Changes to restrictions on genetically engineered Japanese carnations, Polish canal boats, broken rice, and Fijian sailors are among the highlights of Britain’s post-Brexit burning of EU regulations and red tape.
Kemi Badenoch has blamed the Government’s reversal on its pledge to repeal the estimated 4,800 EU legislation that would stay on British law books after Brexit on the intractable Whitehall “blob.”
The Business Secretary stated on Wednesday (May 10) that she could only abolish 600 rules, falling short of the 2,400 legislation pledged to be repealed or examined during Rishi Sunak’s first 100 days as Prime Minister.
Following the Government’s amendment of its Retained EU Law Bill in the Lords, many of the laws on the chopping block appeared to be linked to EU decisions or policies and projects reserved for bloc members only.
According to the Telegraph, at least six regulations are related to judgements enabling the placement of carnations on the EU market, mainly in the Netherlands.
Two of them are related to Japanese carnations that were genetically modified for flower colour and date back to November 2016.
Approximately 176 of the legislation are related to fish and fishing, which was predicted given the UK’s departure from the EU’s Common Fisheries Policy as a result of Brexit.
Nine of the legislation are solely about tuna, including the 2014 repeal of a prohibition on Atlantic bigeye tuna imports to the EU from Bolivia, Cambodia, and Equatorial Guinea.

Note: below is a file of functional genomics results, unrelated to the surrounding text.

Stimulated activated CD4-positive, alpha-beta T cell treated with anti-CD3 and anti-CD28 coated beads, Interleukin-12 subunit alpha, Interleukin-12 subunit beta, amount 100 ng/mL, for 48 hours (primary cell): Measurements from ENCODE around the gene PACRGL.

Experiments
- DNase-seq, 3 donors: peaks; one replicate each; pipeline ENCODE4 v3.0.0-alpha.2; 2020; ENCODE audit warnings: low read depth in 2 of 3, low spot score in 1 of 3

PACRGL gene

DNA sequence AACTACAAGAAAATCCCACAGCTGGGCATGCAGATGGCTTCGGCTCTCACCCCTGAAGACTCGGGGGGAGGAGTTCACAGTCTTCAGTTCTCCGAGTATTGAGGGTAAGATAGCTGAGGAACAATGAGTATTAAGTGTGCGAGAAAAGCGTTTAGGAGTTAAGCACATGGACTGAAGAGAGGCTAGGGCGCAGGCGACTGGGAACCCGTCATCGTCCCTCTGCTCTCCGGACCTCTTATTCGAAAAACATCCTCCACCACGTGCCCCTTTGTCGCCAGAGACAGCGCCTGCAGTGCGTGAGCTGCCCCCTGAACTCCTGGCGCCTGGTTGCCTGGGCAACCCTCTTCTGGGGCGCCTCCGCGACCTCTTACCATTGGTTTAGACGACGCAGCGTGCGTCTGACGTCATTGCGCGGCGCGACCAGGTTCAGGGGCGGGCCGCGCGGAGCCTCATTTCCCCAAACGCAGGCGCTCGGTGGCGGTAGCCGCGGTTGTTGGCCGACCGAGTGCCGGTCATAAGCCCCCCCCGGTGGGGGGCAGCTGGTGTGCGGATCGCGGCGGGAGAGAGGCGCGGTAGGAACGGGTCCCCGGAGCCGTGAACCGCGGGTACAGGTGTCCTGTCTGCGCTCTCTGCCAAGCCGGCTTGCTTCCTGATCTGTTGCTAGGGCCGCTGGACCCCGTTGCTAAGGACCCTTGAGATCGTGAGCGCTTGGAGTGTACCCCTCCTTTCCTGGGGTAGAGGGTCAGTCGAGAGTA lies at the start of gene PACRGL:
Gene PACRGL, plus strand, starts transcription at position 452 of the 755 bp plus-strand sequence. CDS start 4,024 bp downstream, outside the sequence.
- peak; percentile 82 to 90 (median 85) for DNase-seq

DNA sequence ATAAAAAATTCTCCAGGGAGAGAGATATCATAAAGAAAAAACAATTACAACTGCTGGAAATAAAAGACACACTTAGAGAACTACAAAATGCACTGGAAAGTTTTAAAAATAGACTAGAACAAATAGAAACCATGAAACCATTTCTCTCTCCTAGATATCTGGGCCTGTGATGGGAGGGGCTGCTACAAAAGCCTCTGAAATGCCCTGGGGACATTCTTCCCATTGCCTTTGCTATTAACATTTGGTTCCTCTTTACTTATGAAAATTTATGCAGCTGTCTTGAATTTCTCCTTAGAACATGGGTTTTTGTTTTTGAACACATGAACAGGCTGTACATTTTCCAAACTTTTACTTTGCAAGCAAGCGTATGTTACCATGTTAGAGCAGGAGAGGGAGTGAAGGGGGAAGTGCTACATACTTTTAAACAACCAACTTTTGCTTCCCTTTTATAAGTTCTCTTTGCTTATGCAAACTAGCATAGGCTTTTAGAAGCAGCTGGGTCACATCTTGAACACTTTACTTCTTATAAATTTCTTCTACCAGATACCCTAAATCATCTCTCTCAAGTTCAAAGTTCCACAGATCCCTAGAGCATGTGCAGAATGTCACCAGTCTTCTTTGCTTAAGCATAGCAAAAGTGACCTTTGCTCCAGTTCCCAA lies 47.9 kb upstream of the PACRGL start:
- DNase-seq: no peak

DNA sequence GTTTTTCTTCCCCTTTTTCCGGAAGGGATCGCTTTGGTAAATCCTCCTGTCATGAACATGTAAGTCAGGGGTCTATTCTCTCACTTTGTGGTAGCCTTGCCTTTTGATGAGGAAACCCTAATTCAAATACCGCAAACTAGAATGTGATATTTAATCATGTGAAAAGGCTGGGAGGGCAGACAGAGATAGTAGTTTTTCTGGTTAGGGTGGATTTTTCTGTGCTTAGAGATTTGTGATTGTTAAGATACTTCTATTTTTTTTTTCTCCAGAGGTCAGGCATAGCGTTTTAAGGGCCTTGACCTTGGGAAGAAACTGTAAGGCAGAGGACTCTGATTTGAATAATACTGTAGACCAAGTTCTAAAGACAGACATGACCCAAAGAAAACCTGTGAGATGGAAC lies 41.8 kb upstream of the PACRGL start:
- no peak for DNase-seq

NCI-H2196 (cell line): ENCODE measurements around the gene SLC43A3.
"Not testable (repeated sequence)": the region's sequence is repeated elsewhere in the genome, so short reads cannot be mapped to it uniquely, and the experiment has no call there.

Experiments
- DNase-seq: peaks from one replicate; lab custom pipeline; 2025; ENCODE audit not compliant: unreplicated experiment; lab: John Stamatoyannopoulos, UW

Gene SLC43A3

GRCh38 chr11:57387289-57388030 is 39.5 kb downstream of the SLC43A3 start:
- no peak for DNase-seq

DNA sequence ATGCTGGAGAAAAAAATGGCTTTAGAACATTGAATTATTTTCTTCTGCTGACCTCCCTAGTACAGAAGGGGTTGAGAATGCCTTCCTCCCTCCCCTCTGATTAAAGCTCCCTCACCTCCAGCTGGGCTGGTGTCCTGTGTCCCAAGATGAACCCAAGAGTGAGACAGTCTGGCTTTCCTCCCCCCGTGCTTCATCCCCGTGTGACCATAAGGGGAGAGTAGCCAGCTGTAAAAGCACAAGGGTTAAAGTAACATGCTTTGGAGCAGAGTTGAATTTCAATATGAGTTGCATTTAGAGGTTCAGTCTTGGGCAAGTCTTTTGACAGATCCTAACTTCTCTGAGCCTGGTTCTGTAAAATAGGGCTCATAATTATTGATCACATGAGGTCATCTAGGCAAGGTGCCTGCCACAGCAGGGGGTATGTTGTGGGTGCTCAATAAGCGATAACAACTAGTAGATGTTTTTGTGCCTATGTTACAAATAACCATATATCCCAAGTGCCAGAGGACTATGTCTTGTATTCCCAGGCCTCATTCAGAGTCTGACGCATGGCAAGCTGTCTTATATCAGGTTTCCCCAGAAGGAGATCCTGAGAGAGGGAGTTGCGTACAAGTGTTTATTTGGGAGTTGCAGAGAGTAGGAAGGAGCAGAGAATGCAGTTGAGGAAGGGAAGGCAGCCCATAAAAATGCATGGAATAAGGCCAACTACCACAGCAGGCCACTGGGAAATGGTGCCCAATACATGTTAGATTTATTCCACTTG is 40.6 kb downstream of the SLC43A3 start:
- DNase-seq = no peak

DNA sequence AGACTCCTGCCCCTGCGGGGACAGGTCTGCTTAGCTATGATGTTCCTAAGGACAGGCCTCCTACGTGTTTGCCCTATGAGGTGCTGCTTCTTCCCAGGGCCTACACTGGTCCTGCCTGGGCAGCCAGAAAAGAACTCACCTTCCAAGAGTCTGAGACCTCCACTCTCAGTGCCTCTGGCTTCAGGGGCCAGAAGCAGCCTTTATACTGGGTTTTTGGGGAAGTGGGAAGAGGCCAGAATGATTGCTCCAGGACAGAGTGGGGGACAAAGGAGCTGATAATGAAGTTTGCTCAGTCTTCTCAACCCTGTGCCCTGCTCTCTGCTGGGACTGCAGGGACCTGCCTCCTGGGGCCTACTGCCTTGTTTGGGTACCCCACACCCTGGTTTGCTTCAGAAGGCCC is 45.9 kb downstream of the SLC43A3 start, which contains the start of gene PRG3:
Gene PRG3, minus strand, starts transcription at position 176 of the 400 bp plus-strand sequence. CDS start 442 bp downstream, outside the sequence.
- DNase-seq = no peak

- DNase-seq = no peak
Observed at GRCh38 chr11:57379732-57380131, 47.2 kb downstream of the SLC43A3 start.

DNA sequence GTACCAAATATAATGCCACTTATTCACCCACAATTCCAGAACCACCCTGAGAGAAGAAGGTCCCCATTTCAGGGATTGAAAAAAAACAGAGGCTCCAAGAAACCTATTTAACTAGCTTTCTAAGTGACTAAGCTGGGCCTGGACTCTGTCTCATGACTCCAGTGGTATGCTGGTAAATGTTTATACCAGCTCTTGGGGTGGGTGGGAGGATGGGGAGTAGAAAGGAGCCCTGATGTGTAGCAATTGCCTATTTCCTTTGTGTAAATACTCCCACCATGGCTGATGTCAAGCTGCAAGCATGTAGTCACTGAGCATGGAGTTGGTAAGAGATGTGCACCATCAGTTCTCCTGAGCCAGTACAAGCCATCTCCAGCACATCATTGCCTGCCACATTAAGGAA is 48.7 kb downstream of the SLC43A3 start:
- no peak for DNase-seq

Four of the legislation concern anchovies, including fishing chances in the Bay of Biscay during 2012/2013.
Britain will also reduce the 910 sites allocated to Venezuelan fishermen off the coast of French Guiana by the EU in December 2011.
Seafaring qualifications recognised by the EU from Ghana, Bangladesh, and Fiji are also on the chopping block, as are other fishing agreements with nations such as Mauritania, Guinea Bissau, and Norway.
With seven name drops in the modified Bill, Mauritania is the non-EU country referenced the most in the provisions.
Old trade deals with Canada, Cuba, and Turkmenistan are also under scrutiny, as are EU agreements on forest law enforcement with the Republic of Congo.
According to estimates, up to 15% of the legislation relate to EU deals with non-EU nations that are leaders in specific goods and services.
Short-term exemptions from road haulier driving limitations, as well as from EU organic food production norms and regulations, will be removed from the statute books during Covid.
Legalities for the EU’s Copernicus satellite system, to which British industries contributed significantly, are also poised to begin.
Regular food staples such as cereal, sugar, and animal products are mentioned in 40 of the laws, with some, such as “broken rice,” pertaining to EU import charges that no longer apply to Britain after Brexit.
The modified Bill’s 31 references to climate change, greenhouse gases, and emissions are no longer applicable.
Some are tied to EU green legislation, which has been modified or amended over time rather than reflecting a repeal of existing UK climate rules.
Others are linked to the EU’s Emissions Trading System, the trading bloc’s carbon permit market, which no longer applies to the United Kingdom.
Biocidal products are referenced 23 times, implying that pesticide authorizations or denials play a significant role.
However, these laws date from before Brexit, when corporations would use UK regulators to grant market authorization for their products across the EU, rather than an indicator of a pesticide free-for-all after Brexit.